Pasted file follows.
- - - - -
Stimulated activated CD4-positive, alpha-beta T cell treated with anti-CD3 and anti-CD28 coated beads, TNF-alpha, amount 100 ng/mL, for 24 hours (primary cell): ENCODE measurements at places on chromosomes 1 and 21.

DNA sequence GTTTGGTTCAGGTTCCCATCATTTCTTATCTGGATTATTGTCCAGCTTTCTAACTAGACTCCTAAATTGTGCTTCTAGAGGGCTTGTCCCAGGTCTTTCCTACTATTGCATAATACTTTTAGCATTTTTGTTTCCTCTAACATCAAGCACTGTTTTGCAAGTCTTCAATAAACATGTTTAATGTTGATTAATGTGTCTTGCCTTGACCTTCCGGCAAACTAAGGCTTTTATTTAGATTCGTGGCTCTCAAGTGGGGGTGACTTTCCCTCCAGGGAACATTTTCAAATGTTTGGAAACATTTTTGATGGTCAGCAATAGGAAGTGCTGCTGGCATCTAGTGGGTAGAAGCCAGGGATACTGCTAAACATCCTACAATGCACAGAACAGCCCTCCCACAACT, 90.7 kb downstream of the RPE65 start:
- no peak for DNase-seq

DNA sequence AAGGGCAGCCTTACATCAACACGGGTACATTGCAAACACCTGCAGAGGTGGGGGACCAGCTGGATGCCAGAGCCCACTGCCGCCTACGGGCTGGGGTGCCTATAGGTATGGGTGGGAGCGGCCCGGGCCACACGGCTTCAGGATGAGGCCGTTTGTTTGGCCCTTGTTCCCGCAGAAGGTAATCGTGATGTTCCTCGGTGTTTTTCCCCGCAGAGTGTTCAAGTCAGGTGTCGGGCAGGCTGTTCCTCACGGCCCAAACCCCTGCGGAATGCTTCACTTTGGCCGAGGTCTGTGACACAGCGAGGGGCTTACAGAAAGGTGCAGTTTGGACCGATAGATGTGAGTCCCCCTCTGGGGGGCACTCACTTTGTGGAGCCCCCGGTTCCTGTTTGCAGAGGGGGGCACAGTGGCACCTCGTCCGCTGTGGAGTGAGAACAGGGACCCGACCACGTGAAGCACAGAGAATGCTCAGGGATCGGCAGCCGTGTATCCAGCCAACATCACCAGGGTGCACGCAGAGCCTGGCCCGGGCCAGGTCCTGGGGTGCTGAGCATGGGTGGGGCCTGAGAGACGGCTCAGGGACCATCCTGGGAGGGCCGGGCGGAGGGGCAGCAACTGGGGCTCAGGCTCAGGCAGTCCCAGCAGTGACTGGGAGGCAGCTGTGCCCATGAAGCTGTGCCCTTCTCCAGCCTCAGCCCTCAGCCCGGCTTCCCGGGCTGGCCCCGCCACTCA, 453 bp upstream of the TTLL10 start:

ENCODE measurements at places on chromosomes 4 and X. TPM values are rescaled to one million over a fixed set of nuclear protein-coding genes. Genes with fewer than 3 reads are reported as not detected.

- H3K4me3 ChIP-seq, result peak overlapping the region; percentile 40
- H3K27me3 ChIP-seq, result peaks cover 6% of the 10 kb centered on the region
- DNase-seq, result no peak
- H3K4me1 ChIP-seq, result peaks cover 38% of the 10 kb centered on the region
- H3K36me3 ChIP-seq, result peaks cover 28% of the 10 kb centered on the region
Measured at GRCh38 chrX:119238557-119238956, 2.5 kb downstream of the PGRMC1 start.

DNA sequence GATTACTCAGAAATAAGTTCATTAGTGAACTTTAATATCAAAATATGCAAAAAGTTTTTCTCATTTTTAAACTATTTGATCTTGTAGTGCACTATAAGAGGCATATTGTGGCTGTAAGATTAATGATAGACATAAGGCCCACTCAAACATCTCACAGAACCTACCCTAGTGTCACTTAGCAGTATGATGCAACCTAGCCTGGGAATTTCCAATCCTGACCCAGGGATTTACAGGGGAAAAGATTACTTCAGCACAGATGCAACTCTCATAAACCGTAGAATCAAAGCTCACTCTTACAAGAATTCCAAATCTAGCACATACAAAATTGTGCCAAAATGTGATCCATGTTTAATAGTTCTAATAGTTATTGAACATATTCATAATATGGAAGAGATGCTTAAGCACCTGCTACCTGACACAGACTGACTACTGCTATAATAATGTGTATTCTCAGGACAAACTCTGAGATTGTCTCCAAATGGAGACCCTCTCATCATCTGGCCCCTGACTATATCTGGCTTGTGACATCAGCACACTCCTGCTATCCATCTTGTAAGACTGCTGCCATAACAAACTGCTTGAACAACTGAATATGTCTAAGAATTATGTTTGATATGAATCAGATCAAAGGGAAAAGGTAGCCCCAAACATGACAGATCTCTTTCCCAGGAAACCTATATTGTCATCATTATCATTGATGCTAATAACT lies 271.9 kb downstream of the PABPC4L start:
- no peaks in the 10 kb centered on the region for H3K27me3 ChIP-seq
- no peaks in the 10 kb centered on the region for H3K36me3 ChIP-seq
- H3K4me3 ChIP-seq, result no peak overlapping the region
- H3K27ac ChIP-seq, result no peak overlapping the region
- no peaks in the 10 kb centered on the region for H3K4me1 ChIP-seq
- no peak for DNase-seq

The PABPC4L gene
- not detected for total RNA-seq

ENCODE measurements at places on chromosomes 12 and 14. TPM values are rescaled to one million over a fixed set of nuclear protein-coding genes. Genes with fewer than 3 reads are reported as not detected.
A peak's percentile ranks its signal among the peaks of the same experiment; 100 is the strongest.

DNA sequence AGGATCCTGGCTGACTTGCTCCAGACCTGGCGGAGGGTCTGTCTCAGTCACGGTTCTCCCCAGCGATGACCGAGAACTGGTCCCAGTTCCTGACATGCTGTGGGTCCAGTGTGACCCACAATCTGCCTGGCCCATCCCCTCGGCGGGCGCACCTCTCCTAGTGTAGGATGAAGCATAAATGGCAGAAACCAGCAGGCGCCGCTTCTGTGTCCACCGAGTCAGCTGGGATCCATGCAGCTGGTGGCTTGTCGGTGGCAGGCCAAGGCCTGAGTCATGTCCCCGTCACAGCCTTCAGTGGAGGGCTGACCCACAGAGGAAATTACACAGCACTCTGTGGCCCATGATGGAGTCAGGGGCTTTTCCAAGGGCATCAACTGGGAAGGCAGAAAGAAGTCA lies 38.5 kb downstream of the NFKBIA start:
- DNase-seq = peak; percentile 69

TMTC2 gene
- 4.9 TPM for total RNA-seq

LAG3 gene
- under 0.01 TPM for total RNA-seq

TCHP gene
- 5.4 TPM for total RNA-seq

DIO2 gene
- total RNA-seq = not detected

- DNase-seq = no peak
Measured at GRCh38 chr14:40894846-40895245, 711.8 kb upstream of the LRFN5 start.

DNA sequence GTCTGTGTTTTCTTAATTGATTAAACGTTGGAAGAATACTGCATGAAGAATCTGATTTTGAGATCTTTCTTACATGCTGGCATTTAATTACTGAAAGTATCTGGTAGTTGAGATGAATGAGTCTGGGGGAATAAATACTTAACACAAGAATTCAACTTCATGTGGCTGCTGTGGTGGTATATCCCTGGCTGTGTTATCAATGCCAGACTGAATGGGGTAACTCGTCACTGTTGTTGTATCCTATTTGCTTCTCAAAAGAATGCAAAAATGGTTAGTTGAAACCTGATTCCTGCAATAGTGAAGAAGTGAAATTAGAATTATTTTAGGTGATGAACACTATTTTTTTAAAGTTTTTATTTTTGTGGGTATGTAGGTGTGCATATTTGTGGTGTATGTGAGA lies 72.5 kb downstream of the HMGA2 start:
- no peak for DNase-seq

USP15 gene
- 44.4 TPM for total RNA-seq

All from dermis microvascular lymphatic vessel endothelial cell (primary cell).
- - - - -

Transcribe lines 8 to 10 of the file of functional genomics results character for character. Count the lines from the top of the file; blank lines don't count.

- DNase-seq, result no peak
- H3K4me1 ChIP-seq, result peaks cover 38% of the 10 kb centered on the region
- H3K36me3 ChIP-seq, result peaks cover 28% of the 10 kb centered on the region